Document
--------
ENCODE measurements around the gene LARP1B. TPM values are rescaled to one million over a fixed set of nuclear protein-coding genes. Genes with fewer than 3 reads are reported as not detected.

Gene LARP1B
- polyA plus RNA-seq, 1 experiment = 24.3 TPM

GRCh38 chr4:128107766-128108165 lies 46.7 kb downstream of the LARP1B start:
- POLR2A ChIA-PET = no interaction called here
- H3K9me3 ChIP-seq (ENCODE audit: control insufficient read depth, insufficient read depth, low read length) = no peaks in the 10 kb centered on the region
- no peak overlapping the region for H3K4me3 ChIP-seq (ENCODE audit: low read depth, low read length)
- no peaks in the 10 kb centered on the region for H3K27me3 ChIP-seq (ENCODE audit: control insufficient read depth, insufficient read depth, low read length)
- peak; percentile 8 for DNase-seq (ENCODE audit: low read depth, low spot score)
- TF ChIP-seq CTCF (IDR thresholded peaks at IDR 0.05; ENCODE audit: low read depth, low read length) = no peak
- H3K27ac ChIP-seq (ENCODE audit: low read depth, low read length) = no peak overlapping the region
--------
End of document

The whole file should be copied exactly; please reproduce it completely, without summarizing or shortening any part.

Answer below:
ENCODE measurements around the gene LARP1B. TPM values are rescaled to one million over a fixed set of nuclear protein-coding genes. Genes with fewer than 3 reads are reported as not detected.

Gene LARP1B
- polyA plus RNA-seq, 1 experiment = 24.3 TPM

GRCh38 chr4:128107766-128108165 lies 46.7 kb downstream of the LARP1B start:
- POLR2A ChIA-PET = no interaction called here
- H3K9me3 ChIP-seq (ENCODE audit: control insufficient read depth, insufficient read depth, low read length) = no peaks in the 10 kb centered on the region
- no peak overlapping the region for H3K4me3 ChIP-seq (ENCODE audit: low read depth, low read length)
- no peaks in the 10 kb centered on the region for H3K27me3 ChIP-seq (ENCODE audit: control insufficient read depth, insufficient read depth, low read length)
- peak; percentile 8 for DNase-seq (ENCODE audit: low read depth, low spot score)
- TF ChIP-seq CTCF (IDR thresholded peaks at IDR 0.05; ENCODE audit: low read depth, low read length) = no peak
- H3K27ac ChIP-seq (ENCODE audit: low read depth, low read length) = no peak overlapping the region